Friday, February 16, 2007

A Curious Interpretation

Seven Primates of the Global South have just released a statement that they will not receive Eucharist with our Presiding Bishop, ++Katharine Jefferts Schori. This is not so much a surprise, although the group has apparently diminished from the 14 who refused communion with our last Presiding Bishop -- perhaps a hopeful sign.

What is curious is the justification used. First, the admonition from Matthew 5:23-26 and 1 Corinthians 11:27-29, and then this passage from the Book of Common Prayer:
Ye that do truly and earnestly repent you of your sins, and are in love and charity with your neighbours, and intend to lead a new life, following the commandments of God, and walking from henceforth in his holy ways; Draw near with faith.
It may just be me, but all of these passages point to individual decisions to attend Eucharist, not to conditions laid down for others who also might be attending. Put another way, these passages do not call me to examine my brother's or sister's conscience or repentance, but my own. "When you are offering your gift at the altar," says Jesus to his disciples. "Examine yourselves," writes Paul to the Church in Corinth. And the passage from the Book of Common Prayer, as read in context, is clearly calling me to examine my own life.

How have I been reconciling? How have I been reaching out in peace to my neighbor? How have I been endeavoring to follow God's call to me?

If I have been engaging in these redemptive and graceful acts in Christ, I may then approach the Table of God and receive.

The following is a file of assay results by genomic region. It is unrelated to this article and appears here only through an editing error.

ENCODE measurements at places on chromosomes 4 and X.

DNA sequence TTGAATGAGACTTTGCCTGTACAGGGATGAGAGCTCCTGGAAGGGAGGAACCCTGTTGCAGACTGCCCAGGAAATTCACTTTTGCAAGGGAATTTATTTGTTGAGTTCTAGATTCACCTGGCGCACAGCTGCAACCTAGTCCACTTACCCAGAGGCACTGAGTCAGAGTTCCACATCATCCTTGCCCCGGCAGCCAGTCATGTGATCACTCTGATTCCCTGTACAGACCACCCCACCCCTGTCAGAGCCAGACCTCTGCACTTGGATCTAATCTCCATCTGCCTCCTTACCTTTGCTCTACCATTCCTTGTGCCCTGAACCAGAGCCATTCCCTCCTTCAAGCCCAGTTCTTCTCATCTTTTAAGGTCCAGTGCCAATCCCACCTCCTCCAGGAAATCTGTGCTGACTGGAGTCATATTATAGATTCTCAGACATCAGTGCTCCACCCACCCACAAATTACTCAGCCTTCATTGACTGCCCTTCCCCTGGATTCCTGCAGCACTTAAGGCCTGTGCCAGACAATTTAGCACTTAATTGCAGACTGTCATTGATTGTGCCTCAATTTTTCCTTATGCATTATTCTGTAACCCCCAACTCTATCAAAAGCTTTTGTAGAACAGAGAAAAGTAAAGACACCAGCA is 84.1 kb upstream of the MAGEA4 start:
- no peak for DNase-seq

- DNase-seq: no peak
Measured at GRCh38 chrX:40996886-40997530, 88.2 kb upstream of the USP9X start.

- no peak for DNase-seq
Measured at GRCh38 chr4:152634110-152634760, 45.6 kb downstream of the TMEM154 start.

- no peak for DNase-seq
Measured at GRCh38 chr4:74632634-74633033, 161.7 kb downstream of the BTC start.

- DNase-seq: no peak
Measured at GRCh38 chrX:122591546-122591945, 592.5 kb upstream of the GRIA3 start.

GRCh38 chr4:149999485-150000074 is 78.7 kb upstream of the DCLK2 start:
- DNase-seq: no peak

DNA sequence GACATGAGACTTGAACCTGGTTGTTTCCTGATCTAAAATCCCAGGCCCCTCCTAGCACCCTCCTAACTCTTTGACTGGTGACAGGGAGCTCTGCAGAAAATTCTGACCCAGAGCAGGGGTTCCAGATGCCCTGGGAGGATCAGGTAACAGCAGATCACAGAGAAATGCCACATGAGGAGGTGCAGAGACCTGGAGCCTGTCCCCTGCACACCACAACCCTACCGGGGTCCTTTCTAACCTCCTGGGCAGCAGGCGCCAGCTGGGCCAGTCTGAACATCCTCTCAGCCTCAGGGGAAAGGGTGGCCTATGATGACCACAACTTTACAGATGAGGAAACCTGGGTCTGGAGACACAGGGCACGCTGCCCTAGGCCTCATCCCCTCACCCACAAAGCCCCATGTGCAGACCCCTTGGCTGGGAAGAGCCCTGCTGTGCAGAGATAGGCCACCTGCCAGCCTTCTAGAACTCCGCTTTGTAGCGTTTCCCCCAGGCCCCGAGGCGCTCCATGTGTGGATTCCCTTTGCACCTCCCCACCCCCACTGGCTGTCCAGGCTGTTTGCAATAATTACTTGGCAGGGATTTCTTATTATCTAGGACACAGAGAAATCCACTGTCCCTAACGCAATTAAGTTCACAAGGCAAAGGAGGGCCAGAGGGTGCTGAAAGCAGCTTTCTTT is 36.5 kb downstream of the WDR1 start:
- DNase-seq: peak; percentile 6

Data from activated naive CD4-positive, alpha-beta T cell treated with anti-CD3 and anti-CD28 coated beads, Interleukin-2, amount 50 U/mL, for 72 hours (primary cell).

In this particular case, even if the seven Primates believe Katharine Jefferts Schori and, for that matter, the Episcopal Church, is unrepentant and sinful, that is on our heads, not theirs. Her conscience and actions (or inactions) are not prerequisite conditions, if I read these passages correctly, for their attending eucharist.

It is, well, a curious interpretation, rooted in a sense of reconciliation that demands repentance of the other. If this were indeed applied thoroughly in my life, I would never be able to approach the Table of God. There are those in communion with the Church who have not repented of the the harms they have done me or my brothers and sisters in Christ. But I have endeavored to reach out to them, in as much grace as has been given me, for reconciliation. Sometimes I have fallen short in this and so much else, as we all have. So I approach the Table, but I hope with some degree of humility.

I will only concede that these Primates are acting this way because they wish to make a statement: that they believe the Episcopal Church is wrong. And because of that, they believe the Anglican Communion vis-a-vis the Episcopal Church is broken:
This deliberate action is a poignant reminder of the brokenness of the Anglican Communion. It makes clear that the torn fabric of the Church has been torn further. It is a consequence of the decision taken by our provinces to declare that our relationship with The Episcopal Church is either broken or severely impaired.
Fine. I understand that much. It's their choice not to attend. But their justification from Scripture and the Book of Common Prayer is unnecessary, and moreover risks distorting the Christian message and eucharistic theology in these texts.

Tobias Haller also offers a most insightful take on this matter. Valuable commentary is appearing, too, over at Preludium.


June Butler said...

It may just be me, but all of these passages point to individual decisions to attend Eucharist, not to conditions laid down for others who also might be attending.

Oh, Richard, it's not just you. They get it so very wrong. The Gospel passage is in no way about examining other people's consciences. We approach the table of the Lord in all humility because of our own sinfulness.

Anonymous said...

Thank you for this.

Anonymous said...

Often my mother used to say, "Don't cut off your nose to spite your face." I think this applies to the inability to commune with others because of their so called sins. Sort of like the splinter and the log.

Like you, I was glad to see the numbers diminished. It gives their position less legs, literally and figuratively ;-)